He threw an arm casually over his wife’s shoulder, “It’s a good thing I know you’re on my side or I would say ‘Ouch, throw a dog a bone.’ You’re supposed to say something to make me feel better here.”
She grinned and they braced against the wind that bit their cheeks.
He turned to take her inside.
“Just a moment,” she said gently. “Let me finish... They chose the right man. You successfully ran one of the world’s largest corporations for two decades. It was one of the few conglomerates in our country that didn’t have to downsize or take a bail out. You took great care to keep the company’s finances lean and healthy while also looking out for your employees and their financial status as well as their personal health and well-being. I have no doubt that you will take care of “We, the People of the United States of America” with the same or even greater fervor.”
Relieved to see some of the tension gone, she laid a hand on his cheek and repeated, “They chose the right man.”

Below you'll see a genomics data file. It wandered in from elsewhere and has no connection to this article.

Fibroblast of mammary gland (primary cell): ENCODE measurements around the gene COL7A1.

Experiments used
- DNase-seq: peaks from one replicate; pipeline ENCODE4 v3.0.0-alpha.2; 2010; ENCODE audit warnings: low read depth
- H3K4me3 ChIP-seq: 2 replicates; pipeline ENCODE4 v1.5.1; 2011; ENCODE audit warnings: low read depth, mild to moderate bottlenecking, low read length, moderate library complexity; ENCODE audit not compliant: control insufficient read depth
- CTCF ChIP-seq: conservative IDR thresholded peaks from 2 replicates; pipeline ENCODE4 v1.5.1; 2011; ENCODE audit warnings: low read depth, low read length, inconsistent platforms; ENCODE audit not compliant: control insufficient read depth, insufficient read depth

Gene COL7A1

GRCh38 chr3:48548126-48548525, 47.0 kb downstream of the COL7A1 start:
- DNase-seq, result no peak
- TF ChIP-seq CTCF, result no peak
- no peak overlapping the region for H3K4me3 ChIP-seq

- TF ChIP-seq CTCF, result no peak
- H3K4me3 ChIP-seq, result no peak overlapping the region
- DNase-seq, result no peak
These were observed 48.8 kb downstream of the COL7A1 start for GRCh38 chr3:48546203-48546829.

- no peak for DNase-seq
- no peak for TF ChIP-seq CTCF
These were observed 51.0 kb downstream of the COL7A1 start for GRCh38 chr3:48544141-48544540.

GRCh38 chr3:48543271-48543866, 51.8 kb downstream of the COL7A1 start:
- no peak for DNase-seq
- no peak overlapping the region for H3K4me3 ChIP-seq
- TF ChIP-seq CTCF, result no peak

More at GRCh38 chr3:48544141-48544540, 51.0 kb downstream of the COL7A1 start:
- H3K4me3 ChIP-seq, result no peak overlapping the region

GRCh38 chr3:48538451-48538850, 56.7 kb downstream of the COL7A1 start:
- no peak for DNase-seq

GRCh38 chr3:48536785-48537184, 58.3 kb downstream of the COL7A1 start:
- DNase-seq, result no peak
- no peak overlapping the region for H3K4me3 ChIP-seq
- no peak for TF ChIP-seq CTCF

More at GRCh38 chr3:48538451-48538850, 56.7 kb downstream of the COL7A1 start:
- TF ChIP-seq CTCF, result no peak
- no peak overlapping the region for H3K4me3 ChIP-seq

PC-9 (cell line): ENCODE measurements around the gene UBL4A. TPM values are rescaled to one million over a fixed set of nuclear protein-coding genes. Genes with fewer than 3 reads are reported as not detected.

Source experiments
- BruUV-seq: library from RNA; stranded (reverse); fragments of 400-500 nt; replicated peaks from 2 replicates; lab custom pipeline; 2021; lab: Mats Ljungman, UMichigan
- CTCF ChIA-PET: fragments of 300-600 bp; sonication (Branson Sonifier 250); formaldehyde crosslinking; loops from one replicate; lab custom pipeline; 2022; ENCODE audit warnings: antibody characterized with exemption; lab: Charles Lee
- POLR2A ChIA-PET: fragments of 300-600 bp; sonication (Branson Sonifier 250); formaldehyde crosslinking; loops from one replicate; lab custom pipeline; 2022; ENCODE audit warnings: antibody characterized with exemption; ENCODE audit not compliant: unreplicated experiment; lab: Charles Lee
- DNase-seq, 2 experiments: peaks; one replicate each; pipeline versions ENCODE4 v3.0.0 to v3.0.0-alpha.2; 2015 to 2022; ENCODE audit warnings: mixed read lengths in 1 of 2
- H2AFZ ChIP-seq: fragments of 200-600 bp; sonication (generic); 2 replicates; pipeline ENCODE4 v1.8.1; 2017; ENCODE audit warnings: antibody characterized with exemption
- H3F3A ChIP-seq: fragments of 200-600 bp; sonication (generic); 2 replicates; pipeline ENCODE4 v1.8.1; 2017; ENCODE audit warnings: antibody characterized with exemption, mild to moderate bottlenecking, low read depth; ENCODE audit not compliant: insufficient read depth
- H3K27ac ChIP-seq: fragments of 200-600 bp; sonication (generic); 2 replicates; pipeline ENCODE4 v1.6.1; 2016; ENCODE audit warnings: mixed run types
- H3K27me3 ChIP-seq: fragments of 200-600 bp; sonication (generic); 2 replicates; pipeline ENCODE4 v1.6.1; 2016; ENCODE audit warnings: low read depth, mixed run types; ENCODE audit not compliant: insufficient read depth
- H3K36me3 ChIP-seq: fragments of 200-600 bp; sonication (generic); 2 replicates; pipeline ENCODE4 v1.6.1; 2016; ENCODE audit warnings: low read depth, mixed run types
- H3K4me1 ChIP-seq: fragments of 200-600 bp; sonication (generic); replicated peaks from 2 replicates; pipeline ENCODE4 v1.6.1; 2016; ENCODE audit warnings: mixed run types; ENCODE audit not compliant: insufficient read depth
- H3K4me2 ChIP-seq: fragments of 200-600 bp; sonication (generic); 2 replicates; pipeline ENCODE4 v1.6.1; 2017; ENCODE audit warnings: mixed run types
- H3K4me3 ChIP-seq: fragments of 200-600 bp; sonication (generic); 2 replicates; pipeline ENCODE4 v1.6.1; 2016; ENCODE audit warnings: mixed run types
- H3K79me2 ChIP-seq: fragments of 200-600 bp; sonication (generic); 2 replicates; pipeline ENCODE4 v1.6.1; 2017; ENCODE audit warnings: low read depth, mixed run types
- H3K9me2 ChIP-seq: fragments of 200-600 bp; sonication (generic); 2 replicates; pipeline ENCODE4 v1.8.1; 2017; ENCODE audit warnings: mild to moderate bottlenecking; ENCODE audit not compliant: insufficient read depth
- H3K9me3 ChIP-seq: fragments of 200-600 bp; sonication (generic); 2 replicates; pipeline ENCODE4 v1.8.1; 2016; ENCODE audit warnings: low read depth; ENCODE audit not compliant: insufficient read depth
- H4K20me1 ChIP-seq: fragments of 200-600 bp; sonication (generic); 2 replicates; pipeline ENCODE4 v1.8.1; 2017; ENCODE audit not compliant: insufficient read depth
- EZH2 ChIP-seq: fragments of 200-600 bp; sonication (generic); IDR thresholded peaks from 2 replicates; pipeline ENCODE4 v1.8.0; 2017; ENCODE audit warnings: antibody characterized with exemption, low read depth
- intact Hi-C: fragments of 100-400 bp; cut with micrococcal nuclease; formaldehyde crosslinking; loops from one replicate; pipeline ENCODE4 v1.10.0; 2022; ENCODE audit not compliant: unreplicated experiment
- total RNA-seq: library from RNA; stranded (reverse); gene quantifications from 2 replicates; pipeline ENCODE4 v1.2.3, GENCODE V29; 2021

“Well, I guess that’s a good thing because it’s too late to turn back now.”
They both chuckled and held each other close for a long while before returning to the room.
The next day, in a world far from the likes of the Presidential Suite, Mary woke up a little disoriented. In a panic, she grabbed the clock and looked at the time. “Oh, thank God.”
She sat the clock back down and tried to shake the cobwebs out of her head. She hated working nights but was very grateful to have found the work. It had taken her 10 months to find anything, and with any luck she’d be able to get the heat turned back on before the next cold front hit. She shivered and rubbed her arms.
She had to hurry now. The bell would ring at Kennedy’s school in 30 minutes and it was a 20-minute walk. She loved seeing him fly through the doors every afternoon.
Hand-in-hand they walked back to the apartment. She knew it wouldn’t be too long before he would be too old to hold hands, but not today. Today, he was still happy to skip along beside her. She enjoyed every moment even though her feet and back hurt.
“Do you know what tomorrow is Momma?”
She knew why he was asking but decided to tease a little. “Well, I don’t know about tomorrow but we get a new President today.”
The frown of confusion on his face could not have been more priceless.
“By ‘we’, Kennedy, I mean the nation. That means you’re going to have to add another name to the list when you recite it.”